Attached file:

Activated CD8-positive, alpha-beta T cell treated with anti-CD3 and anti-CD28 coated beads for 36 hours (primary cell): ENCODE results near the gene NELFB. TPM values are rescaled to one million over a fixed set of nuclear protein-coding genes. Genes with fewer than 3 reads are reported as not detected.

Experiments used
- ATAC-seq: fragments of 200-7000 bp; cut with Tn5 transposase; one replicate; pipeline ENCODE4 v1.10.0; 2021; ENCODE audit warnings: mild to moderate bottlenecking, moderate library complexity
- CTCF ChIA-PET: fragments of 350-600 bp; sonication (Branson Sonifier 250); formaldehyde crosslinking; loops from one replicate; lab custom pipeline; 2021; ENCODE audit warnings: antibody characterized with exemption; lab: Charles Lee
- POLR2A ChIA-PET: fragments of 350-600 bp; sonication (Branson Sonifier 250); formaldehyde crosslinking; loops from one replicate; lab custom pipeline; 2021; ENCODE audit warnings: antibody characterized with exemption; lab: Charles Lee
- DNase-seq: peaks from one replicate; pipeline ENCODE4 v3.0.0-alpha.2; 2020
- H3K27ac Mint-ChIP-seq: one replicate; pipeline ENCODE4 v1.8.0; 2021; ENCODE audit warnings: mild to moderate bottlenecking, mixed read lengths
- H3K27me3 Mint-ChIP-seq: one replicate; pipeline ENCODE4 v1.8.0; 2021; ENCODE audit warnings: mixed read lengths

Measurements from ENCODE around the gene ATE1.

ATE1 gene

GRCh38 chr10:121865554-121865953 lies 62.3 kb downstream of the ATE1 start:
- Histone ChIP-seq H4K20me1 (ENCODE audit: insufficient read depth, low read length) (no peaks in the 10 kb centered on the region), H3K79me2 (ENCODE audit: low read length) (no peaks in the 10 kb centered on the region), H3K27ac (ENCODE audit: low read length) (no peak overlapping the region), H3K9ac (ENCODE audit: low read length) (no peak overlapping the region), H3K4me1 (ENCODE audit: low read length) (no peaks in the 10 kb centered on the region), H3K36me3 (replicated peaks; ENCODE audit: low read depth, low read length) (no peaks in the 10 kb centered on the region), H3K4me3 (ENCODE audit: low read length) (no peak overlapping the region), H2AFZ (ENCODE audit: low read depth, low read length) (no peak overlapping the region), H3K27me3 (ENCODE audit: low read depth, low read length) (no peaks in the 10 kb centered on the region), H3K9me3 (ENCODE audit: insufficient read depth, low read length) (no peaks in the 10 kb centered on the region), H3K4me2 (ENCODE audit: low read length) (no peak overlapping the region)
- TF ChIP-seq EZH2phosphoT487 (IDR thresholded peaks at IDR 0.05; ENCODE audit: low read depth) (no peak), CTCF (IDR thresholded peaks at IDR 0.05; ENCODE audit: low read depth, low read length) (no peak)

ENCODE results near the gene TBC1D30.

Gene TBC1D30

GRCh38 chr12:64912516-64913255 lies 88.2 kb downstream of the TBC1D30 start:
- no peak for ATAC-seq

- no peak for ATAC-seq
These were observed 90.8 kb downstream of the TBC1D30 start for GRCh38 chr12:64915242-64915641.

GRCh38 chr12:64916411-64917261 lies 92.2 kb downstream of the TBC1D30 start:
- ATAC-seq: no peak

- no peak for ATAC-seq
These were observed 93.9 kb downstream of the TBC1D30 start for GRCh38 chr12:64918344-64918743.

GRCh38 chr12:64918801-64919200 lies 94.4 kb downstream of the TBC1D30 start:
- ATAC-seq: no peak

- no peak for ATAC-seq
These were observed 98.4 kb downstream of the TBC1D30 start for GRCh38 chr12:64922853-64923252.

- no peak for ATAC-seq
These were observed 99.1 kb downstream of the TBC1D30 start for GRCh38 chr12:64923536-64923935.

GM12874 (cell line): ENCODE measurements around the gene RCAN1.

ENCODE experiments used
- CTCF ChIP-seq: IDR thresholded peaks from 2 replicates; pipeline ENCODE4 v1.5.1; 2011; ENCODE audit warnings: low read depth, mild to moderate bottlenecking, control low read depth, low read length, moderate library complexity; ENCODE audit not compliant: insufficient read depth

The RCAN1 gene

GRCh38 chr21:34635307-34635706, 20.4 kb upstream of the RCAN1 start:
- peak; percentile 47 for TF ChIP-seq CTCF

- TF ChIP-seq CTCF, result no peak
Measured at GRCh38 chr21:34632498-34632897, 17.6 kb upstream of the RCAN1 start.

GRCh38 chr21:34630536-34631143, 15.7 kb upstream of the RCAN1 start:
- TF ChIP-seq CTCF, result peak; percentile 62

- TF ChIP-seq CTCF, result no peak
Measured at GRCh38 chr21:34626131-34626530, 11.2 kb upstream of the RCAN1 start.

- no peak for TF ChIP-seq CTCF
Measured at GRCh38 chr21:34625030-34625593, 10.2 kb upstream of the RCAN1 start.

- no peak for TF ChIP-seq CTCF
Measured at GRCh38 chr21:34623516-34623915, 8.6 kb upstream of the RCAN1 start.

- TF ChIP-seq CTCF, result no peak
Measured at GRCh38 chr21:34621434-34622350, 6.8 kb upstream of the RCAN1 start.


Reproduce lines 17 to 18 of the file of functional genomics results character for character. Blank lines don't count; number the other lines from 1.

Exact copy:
- no peak for ATAC-seq

- no peak for ATAC-seq